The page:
The following areas of the curriculum-English (Communication, Language and Literacy); Learning to Learn, Maths; Personal, Social, Health Education and Citizenship (PSHCE) and Physical Education-may all be included in Individual Education Plans (IEPs). 
Our schemes of work in these subjects give pupils the tools they need to learn for themselves. We use a multi-targeting approach to IEPs to ensure that a sound base is provided that encourages further learning.

Core Subjects

English (communication and literacy) This supports the development of communication such as turn-taking and pointing. Pupils, where able, develop active listening skills. They will learn to use increasingly complex language forms, speaking with greater clarity in a widening range of social contexts. Makaton signing, Tacpac, Intensive Interaction and speech and language therapy sessions may be used.

Literacy lessons include speaking and listening, reading with understanding and writing for a purpose.Pupils listen to a wide range of texts to support learning across the curriculum. A variety of strategies are used to develop writing skills.Mark-making is actively encouraged as a precursor to handwriting. If appropriate, this will lead on to a structured approach to letter formation. In many cases Literacy skills may be supported through the use of symbols or digital technologies,or through an adult acting as a scribe.
In some cases, synthetic phonics (a sounds-through-the-word approach) is used to support the development of accurate decoding of standard written text and spelling. 

Role-play, and drama assist learning across the curriculum.

foundations for learning 
Cognitive skills such as object permanence, cause and effect, problem solving, and self evaluation are explored as rudimentary building blocks for accessing the broader curriculum.The Geoffrey Waldon approach is widely used to develop these foundations for learning, particularly in The Early Years and the Primary phase.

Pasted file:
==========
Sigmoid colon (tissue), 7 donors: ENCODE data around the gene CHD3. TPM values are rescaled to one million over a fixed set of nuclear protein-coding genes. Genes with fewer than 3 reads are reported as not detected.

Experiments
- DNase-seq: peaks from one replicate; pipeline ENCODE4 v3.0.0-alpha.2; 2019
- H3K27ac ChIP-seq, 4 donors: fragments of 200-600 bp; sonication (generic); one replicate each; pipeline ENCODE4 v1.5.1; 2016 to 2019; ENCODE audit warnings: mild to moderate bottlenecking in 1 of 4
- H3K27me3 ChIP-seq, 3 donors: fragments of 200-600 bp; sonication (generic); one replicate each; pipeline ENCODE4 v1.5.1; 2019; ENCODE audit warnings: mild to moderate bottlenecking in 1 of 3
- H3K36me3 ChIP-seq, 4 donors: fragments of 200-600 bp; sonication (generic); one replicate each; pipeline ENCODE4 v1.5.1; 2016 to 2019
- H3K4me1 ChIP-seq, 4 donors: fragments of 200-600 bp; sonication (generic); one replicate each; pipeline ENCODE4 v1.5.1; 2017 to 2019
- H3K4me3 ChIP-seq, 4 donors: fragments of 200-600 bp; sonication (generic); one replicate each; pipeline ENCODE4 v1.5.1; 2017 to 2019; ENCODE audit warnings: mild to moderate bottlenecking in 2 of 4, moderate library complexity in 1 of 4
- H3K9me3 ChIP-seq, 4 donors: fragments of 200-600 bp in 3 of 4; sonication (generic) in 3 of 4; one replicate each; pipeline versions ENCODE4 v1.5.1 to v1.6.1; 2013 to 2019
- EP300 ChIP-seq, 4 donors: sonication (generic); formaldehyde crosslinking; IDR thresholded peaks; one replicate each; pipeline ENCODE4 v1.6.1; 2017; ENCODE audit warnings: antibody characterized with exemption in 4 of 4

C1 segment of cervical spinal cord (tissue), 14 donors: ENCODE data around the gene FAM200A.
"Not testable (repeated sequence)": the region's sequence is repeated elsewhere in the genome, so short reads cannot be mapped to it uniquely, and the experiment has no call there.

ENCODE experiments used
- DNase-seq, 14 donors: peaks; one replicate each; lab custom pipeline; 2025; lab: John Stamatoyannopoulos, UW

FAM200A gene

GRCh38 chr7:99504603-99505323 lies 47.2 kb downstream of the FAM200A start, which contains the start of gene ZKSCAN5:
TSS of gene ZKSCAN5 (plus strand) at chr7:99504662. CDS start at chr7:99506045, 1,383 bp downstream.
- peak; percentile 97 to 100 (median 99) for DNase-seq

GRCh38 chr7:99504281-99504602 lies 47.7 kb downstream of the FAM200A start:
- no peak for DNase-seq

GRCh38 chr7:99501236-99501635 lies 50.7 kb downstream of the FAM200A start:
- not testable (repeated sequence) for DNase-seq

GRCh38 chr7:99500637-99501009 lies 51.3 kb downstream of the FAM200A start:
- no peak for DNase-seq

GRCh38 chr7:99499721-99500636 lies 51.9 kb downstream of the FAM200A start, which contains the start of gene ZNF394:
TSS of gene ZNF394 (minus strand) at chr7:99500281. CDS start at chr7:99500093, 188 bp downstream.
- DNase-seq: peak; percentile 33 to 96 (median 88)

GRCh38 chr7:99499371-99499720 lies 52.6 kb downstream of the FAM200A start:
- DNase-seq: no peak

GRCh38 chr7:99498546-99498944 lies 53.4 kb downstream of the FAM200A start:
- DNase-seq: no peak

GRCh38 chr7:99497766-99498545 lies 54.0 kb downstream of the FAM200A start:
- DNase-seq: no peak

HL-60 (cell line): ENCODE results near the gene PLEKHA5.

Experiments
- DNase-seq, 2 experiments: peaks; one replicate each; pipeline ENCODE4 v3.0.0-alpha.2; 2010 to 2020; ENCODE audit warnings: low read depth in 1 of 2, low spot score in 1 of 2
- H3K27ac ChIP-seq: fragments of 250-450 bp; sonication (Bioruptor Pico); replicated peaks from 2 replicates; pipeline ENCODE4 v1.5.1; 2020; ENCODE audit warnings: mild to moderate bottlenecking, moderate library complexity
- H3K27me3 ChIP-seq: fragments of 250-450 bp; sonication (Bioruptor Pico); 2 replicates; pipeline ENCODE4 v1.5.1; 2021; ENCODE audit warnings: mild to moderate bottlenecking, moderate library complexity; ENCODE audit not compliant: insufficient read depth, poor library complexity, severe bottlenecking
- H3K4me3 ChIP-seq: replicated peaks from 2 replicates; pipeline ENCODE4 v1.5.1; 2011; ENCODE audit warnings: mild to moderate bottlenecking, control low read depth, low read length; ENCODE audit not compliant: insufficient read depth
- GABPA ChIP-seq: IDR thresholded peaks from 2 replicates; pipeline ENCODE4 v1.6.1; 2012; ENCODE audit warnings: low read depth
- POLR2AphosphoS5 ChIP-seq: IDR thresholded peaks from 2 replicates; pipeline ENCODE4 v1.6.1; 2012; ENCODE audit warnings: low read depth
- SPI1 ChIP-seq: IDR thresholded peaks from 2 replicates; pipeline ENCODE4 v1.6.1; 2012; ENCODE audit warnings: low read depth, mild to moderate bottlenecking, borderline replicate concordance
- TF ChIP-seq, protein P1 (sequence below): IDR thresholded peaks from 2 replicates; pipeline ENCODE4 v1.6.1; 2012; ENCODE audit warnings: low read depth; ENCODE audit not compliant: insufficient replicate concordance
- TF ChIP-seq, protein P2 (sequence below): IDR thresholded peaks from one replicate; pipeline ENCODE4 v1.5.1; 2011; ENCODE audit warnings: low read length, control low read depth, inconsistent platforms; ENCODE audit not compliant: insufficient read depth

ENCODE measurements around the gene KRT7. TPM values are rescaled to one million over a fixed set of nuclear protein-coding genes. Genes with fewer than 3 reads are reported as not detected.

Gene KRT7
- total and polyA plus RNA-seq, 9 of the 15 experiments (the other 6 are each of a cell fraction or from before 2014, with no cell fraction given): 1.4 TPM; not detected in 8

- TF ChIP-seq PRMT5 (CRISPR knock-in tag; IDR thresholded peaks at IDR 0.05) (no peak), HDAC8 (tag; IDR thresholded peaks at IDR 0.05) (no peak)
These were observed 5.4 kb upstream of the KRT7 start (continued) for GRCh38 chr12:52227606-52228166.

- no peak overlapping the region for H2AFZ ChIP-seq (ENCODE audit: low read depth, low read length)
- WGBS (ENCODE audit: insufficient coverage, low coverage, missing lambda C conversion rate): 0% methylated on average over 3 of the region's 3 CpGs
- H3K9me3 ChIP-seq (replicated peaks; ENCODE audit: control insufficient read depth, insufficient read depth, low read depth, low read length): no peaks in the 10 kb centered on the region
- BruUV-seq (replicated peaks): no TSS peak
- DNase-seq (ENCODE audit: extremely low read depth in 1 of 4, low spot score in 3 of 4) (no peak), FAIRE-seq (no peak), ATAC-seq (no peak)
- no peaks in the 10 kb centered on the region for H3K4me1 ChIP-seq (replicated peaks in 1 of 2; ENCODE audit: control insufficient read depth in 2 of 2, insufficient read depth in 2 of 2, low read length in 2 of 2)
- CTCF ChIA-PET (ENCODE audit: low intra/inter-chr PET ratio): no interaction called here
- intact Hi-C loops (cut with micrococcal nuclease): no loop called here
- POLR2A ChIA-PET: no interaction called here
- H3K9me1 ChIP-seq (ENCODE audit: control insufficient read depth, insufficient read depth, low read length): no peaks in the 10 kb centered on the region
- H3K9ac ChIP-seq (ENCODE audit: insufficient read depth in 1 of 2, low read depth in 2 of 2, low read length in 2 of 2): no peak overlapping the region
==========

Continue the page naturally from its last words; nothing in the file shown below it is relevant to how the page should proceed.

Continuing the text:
Through practical activities and discussion, pupils learn basic mathematical processes and concepts such as sorting, matching, ordering, comparing and pattern work. Pupils learn to count, read, write and order numbers and develop calculation skills. They learn about space, shape and measures by building on understanding of their immediate environment. And they learn how to handle data and the meanings of mathematical language. As pupils progress through the school an emphasis is placed on functional numeracy skills to maximise the potential for independence in adult life.

science  Pupils learn about the physical world around them through a fun, hands-on approach which aims to foster curiosity. The following areas are covered: Life processes and living things in their environment; Materials; and Physical Processes.

personal social and health education  Pupils learn life skills including how to look after their own health and independence skills. They learn to care, share, and be assertive and responsible. Some individuals may enjoy regular aromatic massage to relax and improve readiness to learn. All pupils are given opportunities to interact with others in a wide range of contexts. 

Citizenship topics include: making rules; caring for the local environment; public services and media issues; finding out about the world of work.

Sex and Relationships Education. A range of topics are sensitively introduced in a manner which meets the need of each individual. A brochure is provided for parents.

RE & Spiritual Development

Religious Education We aim to promote the religious education of all pupils, whatever their religious or non-religious beliefs, reflecting both local and national guidelines. Pupils learn about special objects, symbols, ways of life and forms of religious expression. Key celebrations within the Christian calendar are exploited as opportunities to bring the wider community together at a local place of worship.The RE syllabus also covers major religious figures, occasions, and places realting to Islam and Budhism.

Parents who have concerns about the teaching of religious education or collective worship, are asked to make an appointment to see the Head or Deputy.

Spiritual Development 
An atmosphere of tolerance and respect is encouraged through the whole school curriculum and the general life and ethos of the school. Collective worship may be based on Christian or human values. Assemblies provide an opportunity to share successes and grow together. Pupils have frequent opportunities to think about the needs of others.